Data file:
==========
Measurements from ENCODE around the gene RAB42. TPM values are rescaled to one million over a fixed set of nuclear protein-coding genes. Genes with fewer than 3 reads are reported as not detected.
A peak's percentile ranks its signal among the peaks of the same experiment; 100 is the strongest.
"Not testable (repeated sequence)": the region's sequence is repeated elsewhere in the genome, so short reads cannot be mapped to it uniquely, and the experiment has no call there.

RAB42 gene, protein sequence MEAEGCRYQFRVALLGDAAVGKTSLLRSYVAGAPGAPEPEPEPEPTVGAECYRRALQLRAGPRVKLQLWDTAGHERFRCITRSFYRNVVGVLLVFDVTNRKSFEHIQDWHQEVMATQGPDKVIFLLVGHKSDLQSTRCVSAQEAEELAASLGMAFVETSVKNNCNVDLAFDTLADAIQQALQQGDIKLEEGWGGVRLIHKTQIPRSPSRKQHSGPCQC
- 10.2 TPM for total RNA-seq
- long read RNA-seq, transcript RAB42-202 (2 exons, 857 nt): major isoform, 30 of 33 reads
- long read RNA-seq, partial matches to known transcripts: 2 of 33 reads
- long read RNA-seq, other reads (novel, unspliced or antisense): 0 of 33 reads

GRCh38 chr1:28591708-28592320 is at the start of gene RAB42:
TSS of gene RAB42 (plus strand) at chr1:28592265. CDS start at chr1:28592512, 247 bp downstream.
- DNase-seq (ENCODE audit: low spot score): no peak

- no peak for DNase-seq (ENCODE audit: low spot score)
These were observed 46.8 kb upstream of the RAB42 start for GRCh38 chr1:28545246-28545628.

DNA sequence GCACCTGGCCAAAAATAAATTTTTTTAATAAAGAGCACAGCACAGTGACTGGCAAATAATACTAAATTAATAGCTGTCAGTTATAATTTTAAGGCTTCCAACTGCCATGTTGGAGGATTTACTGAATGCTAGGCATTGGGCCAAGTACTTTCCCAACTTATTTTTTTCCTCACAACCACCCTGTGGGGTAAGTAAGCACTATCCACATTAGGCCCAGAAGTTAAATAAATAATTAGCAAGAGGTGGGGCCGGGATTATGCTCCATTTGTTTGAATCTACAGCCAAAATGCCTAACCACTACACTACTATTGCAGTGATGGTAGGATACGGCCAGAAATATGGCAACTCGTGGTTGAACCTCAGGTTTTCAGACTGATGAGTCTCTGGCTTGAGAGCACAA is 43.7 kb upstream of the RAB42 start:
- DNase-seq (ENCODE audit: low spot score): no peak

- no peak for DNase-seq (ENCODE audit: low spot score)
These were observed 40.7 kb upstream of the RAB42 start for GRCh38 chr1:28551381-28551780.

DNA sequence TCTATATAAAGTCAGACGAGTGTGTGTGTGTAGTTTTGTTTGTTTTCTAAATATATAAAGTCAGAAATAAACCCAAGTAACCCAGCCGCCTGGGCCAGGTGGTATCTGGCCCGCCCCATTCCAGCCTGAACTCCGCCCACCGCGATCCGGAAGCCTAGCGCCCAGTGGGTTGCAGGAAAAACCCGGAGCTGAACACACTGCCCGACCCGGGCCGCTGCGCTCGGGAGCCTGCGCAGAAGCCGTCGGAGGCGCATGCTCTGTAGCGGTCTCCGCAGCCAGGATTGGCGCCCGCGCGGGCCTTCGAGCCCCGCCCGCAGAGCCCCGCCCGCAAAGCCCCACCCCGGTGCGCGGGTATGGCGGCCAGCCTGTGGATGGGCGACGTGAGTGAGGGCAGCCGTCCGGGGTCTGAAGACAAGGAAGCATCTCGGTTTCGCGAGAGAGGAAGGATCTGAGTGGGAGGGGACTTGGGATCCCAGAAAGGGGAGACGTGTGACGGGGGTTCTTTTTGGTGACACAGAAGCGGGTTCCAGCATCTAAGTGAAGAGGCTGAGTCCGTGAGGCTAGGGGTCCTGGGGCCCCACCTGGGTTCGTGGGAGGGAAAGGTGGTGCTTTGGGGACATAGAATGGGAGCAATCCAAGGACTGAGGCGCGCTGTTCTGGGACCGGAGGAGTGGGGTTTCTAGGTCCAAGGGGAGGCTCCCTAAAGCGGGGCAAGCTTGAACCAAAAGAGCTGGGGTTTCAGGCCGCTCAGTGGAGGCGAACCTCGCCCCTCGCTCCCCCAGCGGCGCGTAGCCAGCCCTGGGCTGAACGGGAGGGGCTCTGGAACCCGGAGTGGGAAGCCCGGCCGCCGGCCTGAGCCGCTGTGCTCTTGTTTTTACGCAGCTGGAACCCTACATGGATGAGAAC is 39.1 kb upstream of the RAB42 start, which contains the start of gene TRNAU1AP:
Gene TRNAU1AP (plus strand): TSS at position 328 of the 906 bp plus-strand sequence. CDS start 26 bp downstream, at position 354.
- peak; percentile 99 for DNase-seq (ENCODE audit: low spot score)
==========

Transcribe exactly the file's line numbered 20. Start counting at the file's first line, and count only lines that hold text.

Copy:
- peak; percentile 99 for DNase-seq (ENCODE audit: low spot score)